Family and neighbors: they’re always with us, but our busy schedules may not allow us to spend as much time with them as we’d like.
The Opinion of the Smoke Signal Editorial Board
Imagine: there’s no school, no set daily structure in your life, and you’re limited within the confines of your home. Weekdays and weekends blend into one. You can’t bond with your friends in person. On March 13, this became a reality: FUSD initiated a districtwide school closure due to the COVID-19 pandemic. The decision to cancel the remaining portion of the school year followed shortly after.
This pandemic took lives and broke families; it’s a force that no army or government can conquer. We are more than lucky to live in a community with adequate medical resources and hospital personnel. Although our hearts go out to COVID-19 victims, healthcare professionals, and first responders, we’ve all had our own complaints with shelter-in-place.. Restricted to our homes, quarantine reminds us of all the time we could be spending with our friends and classmates instead. However, this lockdown provides the ideal opportunity to slow down our lives and appreciate the people we live with. During the school year, we may feel the need to prioritize homework and extracurricular commitments over family time. In fact, according to rcg.org, “a poll of 2,000 parents conducted by Virgin Holidays and Universal Orlando Resort found that families spend about 36 minutes per weekday together.” Swamped by our hectic daily schedules, we sometimes forget about our parents, who provide food and a roof over our heads and teach us essential life skills as we grow, or our siblings, who accompany us on outdoor adventures or homemade cooking endeavors no matter the conflict. The extra time that comes along with school closure should be spent with family. Quarantine can also serve as a time to form meaningful relationships outside of the house. You can catch up with your neighbors after a daily walk — staying six feet apart, of course.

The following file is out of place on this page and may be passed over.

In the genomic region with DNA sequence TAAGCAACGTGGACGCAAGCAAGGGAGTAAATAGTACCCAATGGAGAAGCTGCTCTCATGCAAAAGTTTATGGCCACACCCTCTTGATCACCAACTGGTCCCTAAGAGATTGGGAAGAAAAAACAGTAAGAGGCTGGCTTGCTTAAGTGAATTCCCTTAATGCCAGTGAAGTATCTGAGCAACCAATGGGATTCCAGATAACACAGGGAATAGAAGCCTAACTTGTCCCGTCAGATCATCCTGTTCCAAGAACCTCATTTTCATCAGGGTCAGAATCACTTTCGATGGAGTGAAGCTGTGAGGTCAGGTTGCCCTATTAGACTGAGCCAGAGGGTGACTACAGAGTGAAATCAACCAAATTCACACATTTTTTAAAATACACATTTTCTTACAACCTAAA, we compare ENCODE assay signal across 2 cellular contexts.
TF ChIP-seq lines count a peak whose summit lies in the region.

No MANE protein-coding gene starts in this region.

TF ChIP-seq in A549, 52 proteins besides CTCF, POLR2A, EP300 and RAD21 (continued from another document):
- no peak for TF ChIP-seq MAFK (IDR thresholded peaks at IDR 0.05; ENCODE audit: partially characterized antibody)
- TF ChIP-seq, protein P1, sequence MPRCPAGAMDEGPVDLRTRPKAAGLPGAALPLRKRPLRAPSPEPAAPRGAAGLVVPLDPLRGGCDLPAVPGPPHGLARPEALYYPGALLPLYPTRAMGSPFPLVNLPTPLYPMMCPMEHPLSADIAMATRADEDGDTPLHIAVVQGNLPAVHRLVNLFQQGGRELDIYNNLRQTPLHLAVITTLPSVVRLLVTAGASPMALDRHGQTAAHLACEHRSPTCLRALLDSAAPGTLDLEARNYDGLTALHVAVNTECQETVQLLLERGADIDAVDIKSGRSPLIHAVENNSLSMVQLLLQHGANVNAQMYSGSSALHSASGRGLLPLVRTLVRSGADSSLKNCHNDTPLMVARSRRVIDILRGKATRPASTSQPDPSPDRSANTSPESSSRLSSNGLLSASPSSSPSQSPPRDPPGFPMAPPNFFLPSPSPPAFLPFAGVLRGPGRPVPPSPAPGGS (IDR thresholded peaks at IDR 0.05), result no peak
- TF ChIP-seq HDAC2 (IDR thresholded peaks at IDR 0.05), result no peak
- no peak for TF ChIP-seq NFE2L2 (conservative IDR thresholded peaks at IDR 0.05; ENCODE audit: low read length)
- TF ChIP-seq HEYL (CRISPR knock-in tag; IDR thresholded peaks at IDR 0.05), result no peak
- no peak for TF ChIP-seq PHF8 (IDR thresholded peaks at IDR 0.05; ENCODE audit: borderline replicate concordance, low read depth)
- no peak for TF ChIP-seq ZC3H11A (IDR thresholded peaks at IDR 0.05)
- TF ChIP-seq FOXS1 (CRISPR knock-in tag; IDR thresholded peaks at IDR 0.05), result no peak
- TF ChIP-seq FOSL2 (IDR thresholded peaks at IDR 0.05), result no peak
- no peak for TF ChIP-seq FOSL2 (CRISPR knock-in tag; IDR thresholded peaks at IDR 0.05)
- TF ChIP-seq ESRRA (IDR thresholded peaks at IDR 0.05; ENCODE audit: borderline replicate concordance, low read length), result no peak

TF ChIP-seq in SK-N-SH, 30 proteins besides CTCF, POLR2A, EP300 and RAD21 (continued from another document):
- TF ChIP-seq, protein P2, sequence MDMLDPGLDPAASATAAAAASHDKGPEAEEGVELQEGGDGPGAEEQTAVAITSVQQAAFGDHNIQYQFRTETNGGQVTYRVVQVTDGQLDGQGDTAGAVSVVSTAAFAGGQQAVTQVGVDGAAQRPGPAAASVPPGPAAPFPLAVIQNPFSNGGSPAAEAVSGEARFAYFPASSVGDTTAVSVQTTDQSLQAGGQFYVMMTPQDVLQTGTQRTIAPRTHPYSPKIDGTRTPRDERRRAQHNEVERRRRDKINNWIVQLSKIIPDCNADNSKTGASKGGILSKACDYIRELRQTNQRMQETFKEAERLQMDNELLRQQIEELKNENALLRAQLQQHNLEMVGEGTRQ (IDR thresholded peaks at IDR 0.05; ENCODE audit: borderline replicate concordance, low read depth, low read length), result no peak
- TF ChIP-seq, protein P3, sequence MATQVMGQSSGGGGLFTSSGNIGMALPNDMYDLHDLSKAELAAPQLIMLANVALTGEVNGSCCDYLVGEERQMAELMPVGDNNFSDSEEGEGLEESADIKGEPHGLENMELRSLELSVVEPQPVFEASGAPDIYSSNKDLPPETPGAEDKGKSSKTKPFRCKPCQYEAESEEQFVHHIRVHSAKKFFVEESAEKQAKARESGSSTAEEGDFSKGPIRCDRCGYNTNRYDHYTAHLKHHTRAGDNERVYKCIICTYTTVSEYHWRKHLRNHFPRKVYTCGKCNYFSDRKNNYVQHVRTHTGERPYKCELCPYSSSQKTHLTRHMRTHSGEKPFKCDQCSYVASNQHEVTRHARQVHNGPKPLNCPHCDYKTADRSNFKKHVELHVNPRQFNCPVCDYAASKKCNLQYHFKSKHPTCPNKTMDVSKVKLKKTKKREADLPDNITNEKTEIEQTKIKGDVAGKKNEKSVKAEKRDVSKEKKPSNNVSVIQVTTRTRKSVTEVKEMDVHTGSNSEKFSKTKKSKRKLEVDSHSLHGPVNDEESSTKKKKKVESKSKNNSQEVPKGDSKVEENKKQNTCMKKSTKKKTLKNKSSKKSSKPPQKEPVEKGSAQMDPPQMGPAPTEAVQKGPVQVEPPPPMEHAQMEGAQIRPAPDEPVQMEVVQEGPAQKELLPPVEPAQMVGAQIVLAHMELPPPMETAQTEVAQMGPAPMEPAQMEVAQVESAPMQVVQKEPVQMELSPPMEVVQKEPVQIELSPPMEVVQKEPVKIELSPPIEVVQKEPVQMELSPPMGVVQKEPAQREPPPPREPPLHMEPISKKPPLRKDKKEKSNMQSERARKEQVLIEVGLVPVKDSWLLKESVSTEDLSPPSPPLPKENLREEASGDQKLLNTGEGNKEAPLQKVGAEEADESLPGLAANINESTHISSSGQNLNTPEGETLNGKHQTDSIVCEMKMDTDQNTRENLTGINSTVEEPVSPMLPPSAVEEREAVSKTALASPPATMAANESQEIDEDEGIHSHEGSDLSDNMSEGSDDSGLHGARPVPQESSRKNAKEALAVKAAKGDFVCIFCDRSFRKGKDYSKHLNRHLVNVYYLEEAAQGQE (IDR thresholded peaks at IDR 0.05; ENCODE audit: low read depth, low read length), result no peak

It can be easy to take our family and neighbors for granted. After all, they’ve been within arm’s reach for the majority of our lives. However, we are all rapidly approaching the next chapter of our lives. Many of us will no longer be able to fall back on the communities we’ve grown up in. For seniors, that reality is just months away; the current stay-at-home situation may be the last time they will have extended time with their families and access to their advice.
We may not think about the many ways our community benefits us, but we will notice its absence when we make the leap to independence. Make the most of your time at home and invest in community relationships. Whether it’s dropping off groceries for an elderly neighbor, playing board games with your family, or learning how to cook from your grandparents, take advantage of every opportunity to engage with the people around you. Netflix, TikTok, and League of Legends will always be waiting for you, but time spent at home with your family and community will become increasingly hard to come by.
Graphic by Opinion Editor Aria Lakhmani